neighborhood very near the village center. Village Terraces,
as the site planners had named it, already had an access road
and was within easy walking distance of all the main settlements,
but thick rhododendron cover and the odd topography (about
a 10% northwest-aspected slope) had discouraged other members
from exploring its possibilities.
Within a year the community
had hammered out new policies to permit lower-cost common-wall
site leases on a variety of flexible building formats. It
also agreed to allow the L.A. neighbors to trade in their
old lots for these new small- footprint lots at Village Terraces
and to take several years to build and make the physical move
while still living partly at L.A. This took a lot of patience
on everyone’s part as we labored through long meetings
to create new agreements, phrase by phrase. It required a
lot of vision on the part of the L.A./VT families to imagine
their way out of a situation that didn’t work for them,
and it required a fair bit of wise generosity on the part
of the community to open a way for this completely unexpected
development. I think we’ve all been rewarded handsomely
for our willingness to be flexible and to take risks, though
the cost has been high, both financially and emotionally.
Breaking ground in the winter
of fall of 2002, the first cohousing unit at Village Terraces
went up during the following year and was occupied early in
2004. It is now home to 14 people, the five adult members
of the original neighborhood, their two resident children,
and five other adults and two kids who are renting spaces
while creating other niches for themselves in the community.
A second unit is being planned now and should begin construction
later this year (2005).
Lessons we learned
1. Village reflects an important
scale in human settlement. We need more people living here
to achieve our goals. While there are limits, both physical
and social, to the rate at which we can grow, many of the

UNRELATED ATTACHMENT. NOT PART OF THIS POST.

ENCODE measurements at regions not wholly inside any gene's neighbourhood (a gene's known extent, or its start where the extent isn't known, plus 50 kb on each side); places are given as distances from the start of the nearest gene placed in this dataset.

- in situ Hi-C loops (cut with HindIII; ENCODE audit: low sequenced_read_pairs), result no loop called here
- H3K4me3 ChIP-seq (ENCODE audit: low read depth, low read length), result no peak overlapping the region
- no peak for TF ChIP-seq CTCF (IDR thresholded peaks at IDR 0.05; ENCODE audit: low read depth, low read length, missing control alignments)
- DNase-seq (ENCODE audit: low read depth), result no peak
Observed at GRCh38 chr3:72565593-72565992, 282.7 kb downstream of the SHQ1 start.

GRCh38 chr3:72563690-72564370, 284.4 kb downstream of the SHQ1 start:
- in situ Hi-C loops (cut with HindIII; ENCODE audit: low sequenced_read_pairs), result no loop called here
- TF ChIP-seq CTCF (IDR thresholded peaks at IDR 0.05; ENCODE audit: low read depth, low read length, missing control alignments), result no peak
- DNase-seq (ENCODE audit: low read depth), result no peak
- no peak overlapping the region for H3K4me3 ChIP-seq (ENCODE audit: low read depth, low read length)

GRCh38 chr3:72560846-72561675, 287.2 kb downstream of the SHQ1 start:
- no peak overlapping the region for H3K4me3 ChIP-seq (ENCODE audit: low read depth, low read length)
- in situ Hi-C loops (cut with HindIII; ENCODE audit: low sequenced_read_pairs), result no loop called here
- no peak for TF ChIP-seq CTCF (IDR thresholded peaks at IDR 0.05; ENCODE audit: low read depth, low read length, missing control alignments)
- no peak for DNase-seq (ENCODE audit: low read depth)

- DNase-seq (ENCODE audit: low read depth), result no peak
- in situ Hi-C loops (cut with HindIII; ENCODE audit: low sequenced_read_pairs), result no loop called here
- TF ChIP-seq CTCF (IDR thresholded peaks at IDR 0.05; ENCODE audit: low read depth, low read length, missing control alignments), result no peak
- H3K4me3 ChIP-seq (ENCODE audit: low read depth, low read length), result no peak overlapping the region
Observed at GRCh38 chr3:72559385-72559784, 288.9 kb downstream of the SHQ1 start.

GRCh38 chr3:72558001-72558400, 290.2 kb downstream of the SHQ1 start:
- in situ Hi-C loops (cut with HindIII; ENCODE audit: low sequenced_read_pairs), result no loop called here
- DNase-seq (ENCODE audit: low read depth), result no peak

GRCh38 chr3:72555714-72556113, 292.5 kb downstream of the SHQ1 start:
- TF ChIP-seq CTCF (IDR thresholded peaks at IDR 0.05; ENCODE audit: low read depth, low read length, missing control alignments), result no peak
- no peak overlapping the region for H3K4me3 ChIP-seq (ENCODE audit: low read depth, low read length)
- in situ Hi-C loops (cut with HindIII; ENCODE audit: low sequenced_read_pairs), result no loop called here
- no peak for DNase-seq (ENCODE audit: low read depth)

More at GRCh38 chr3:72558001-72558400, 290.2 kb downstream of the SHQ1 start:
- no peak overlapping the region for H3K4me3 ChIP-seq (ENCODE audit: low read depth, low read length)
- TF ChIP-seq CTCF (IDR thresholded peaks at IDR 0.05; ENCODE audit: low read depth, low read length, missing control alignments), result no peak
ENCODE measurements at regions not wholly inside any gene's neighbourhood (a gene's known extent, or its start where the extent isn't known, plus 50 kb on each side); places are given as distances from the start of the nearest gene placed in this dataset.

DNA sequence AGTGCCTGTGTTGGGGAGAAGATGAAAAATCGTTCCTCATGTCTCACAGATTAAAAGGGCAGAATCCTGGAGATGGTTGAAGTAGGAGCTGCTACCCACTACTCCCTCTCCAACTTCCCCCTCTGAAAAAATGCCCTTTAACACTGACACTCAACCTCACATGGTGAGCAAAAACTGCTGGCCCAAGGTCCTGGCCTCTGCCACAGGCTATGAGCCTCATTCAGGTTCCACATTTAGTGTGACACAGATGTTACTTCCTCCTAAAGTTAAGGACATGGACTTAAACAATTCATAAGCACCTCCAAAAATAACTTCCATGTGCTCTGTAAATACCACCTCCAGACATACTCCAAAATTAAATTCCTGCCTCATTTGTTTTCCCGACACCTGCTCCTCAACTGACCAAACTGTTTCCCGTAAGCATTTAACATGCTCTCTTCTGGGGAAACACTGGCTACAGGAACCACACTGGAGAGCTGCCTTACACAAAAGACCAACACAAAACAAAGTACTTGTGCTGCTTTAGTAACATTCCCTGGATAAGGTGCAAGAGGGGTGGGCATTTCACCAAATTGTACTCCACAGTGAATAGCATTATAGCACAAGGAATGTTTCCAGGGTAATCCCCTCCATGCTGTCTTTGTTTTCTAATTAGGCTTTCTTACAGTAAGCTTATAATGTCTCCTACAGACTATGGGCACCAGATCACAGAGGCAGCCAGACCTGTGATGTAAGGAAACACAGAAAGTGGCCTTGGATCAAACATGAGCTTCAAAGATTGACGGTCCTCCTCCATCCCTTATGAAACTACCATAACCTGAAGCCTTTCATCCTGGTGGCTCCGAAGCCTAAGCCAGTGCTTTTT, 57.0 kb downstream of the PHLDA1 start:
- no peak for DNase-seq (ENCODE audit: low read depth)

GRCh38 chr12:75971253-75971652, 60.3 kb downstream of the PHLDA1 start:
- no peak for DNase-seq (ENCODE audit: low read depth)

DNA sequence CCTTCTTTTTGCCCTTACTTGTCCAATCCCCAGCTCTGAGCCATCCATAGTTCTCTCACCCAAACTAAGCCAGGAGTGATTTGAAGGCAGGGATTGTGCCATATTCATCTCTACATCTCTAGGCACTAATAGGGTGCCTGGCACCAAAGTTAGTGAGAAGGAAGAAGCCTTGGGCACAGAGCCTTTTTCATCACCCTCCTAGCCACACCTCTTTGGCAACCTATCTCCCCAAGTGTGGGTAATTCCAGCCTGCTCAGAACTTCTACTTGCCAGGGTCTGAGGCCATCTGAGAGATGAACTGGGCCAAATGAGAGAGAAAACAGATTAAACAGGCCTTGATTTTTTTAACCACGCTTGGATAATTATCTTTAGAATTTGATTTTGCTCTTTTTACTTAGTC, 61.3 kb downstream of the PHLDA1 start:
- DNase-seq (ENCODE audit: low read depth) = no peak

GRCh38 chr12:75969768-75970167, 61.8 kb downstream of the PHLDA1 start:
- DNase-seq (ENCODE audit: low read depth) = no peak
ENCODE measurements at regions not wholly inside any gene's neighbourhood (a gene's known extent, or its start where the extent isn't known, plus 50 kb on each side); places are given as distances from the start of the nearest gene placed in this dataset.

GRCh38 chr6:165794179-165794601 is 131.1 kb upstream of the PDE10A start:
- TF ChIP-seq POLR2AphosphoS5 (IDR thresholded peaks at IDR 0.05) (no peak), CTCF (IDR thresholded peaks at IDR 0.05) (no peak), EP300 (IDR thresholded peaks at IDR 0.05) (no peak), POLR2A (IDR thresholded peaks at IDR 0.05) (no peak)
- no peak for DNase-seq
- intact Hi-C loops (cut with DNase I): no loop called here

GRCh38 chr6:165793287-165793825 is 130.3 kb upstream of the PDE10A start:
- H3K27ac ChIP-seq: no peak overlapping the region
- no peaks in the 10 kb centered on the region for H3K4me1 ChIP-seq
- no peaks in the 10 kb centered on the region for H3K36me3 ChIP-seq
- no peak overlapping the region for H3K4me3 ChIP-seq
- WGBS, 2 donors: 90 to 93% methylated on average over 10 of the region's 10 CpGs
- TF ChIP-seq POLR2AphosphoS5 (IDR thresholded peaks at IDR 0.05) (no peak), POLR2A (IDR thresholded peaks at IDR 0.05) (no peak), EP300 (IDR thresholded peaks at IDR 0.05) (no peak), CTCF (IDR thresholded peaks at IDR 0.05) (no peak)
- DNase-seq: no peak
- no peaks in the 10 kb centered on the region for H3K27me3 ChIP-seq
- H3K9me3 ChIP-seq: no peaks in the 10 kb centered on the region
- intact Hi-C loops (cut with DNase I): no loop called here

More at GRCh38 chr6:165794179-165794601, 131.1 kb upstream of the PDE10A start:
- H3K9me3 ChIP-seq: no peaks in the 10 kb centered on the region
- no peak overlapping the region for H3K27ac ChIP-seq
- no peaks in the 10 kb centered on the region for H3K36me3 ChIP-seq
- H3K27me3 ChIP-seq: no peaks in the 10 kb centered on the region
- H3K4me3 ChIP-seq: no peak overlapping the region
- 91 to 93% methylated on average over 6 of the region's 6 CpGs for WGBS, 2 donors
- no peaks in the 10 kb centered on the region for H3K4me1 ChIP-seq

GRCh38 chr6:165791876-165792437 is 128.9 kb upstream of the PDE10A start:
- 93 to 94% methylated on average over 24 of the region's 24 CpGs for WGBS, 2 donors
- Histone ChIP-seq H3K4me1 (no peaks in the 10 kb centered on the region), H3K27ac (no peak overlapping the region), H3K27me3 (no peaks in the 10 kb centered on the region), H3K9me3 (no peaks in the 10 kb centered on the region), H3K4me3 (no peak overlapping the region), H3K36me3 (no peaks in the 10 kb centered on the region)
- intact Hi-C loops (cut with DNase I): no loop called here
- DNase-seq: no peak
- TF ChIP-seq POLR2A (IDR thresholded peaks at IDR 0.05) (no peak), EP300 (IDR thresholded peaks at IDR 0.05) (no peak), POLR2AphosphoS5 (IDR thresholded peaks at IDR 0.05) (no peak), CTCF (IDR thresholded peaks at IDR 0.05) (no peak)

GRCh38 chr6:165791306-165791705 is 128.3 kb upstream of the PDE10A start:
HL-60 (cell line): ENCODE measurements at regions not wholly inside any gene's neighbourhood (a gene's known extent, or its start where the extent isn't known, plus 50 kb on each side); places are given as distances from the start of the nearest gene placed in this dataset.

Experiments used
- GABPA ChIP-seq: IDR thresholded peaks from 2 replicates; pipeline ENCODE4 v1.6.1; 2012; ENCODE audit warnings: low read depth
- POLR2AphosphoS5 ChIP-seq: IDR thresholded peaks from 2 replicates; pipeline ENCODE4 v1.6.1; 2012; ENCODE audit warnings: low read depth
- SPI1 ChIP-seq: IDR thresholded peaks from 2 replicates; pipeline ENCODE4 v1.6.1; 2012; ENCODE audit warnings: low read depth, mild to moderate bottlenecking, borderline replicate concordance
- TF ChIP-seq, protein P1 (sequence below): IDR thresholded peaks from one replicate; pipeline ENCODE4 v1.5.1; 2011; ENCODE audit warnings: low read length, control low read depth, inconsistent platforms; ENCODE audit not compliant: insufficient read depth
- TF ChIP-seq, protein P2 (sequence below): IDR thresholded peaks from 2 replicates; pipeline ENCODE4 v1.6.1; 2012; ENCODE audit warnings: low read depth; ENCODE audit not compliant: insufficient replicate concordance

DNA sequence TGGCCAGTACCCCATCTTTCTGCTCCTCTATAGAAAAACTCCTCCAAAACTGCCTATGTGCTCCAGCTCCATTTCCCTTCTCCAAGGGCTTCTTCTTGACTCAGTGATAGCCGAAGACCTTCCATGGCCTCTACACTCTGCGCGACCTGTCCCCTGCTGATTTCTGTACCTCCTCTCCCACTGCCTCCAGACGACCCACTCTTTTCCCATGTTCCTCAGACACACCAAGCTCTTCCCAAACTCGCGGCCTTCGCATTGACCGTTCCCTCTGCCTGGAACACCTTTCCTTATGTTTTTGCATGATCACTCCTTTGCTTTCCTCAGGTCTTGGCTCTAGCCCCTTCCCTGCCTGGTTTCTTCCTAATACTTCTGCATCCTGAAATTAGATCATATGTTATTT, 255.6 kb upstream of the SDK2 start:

aspects of community we hope to realize here depend on our
reaching a size we haven’t yet attained.
2. Social capital is a scarce
resource and we need to hold onto it and build it up carefully
and deliberately. The bonds we built in our early years were
more valuable than we realized, AND we needed to continue
feeding that pool of invisible wealth in order to afford to
expand the community.
3. Real transformations in culture
and daily life depended on being able to walk to our neighbors’
homes and to village meetings and events. When we couldn’t
easily visit our friends on foot, we lost cohesion. In our
up-and-down mountain landscape that adds a special pressure
on development planning that flatlanders might not have to
deal with. We had to accept higher densities in order to have
the contact we wanted.
4. Higher density living is
actually more fun and rewarding, provided the density is of
people and not of cars and concrete. Living in a rural area
on a large property bounded by even larger undeveloped areas,
we enjoy a rich bounty of natural beauty and access to wildlife,
but as humans we thrive on connection with other humans. This
gets much easier when there are more choices, and that means
more people within easy reach.
5. The power of cultural patterning
is difficult to overestimate. We thought we understood and
had made the case to ourselves for most of the above. But
we underestimated the force of unconscious centrifugal energies
in the culture. These are reinforced daily by the auto-based
transport system upon which we still depend, a system that
distorts our perceptions of distance, time, and human limitations.
Earthaven is enjoying an era
of good feeling as I write. More people are better housed
this year than ever before and we have a new community gathering
place in the White Owl Cafe that is making a big difference
in our sense of our common life. Several nights a week the
tavern is filled with pleasant dinner conversation, acoustic
music, or the clink of glasses sampling home-made meads and
other brews. We also have in place a community care team to
pay closer attention to the well-being of members under stress.
The creation of several larger buildings, the VT house among
them, has opened a window on an era of modest surplus: We
can contemplate as never before, a spare room here or the
possibility of an office there, making space for visitors
and newcomers. We’ve certainly not solved all of our
problems as human beings, nor have we overcome all the challenges
of growing a village from scratch, but it feels as though
we are again on the mainline of our best intentions.
A sign of this new health is
the prominent discussion being given now to creating a large
village center building to house kitchen, offices, and a school.
The most important, overarching
lesson in village design that we may have learned from our
development detour is one that applies across many fields
of challenging endeavor: Keep the main thing, the main thing.
A village is about people - several hundred of them - and
the connections they can make with each other.